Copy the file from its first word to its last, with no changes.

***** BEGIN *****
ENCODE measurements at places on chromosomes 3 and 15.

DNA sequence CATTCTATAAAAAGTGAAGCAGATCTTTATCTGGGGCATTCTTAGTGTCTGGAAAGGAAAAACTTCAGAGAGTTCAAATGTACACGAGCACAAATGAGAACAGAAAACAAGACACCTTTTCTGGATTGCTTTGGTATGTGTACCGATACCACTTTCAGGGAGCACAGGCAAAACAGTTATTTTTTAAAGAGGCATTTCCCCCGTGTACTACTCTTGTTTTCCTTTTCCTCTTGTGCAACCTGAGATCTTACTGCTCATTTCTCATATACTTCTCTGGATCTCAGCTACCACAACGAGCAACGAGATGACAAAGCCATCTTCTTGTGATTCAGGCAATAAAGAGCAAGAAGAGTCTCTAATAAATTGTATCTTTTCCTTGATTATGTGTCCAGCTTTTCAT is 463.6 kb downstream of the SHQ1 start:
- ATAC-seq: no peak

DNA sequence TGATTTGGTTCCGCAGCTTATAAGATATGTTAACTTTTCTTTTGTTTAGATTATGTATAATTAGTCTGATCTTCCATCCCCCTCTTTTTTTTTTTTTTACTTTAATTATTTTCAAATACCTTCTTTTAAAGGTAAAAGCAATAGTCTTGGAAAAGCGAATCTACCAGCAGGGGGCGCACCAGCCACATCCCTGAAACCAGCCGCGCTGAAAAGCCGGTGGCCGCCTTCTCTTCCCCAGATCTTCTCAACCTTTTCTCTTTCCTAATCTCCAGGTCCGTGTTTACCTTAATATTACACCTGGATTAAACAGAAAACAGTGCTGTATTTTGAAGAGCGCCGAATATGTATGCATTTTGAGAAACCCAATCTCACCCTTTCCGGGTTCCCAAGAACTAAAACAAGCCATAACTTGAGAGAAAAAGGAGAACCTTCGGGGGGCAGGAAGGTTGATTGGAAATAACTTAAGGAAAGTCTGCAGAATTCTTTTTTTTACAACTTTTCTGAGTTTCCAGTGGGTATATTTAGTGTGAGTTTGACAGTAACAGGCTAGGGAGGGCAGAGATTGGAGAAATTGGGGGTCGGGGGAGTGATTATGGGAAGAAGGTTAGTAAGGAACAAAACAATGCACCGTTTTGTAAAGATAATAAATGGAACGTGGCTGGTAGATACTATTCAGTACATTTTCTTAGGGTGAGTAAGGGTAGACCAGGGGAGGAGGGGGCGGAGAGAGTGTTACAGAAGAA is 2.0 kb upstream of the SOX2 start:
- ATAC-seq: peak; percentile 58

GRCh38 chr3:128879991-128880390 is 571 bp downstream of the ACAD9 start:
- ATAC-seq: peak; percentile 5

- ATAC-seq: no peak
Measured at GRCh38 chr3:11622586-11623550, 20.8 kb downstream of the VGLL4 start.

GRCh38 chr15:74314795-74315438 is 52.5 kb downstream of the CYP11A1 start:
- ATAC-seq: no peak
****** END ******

ENCODE measurements at places on chromosomes 3 and 15.

DNA sequence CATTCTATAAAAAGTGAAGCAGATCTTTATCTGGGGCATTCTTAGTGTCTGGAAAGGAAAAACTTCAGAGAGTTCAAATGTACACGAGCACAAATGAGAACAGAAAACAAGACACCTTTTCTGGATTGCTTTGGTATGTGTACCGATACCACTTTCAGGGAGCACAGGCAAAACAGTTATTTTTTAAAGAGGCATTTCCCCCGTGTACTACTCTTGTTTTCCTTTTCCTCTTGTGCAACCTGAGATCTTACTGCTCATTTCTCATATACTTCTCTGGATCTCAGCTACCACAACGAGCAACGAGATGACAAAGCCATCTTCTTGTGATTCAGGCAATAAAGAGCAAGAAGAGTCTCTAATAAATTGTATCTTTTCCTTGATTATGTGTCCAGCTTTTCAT is 463.6 kb downstream of the SHQ1 start:
- ATAC-seq: no peak

DNA sequence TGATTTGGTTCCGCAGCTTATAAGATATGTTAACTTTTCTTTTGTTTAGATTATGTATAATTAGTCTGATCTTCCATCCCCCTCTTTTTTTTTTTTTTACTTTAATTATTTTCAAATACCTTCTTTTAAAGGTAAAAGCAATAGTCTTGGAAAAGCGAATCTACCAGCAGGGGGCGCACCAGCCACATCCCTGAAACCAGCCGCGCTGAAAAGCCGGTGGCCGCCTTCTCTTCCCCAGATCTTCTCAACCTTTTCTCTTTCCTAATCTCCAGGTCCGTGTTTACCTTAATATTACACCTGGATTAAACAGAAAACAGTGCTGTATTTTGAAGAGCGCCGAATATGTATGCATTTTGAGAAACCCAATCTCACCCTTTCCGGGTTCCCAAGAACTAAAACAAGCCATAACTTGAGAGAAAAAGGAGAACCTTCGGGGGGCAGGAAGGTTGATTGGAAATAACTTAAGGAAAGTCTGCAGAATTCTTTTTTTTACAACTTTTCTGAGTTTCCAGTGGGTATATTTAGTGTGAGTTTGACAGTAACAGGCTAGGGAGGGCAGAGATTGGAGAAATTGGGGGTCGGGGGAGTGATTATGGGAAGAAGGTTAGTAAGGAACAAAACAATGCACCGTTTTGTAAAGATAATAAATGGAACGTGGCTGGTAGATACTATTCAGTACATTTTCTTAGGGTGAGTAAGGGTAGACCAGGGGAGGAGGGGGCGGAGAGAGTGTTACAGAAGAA is 2.0 kb upstream of the SOX2 start:
- ATAC-seq: peak; percentile 58

GRCh38 chr3:128879991-128880390 is 571 bp downstream of the ACAD9 start:
- ATAC-seq: peak; percentile 5

- ATAC-seq: no peak
Measured at GRCh38 chr3:11622586-11623550, 20.8 kb downstream of the VGLL4 start.

GRCh38 chr15:74314795-74315438 is 52.5 kb downstream of the CYP11A1 start:
- ATAC-seq: no peak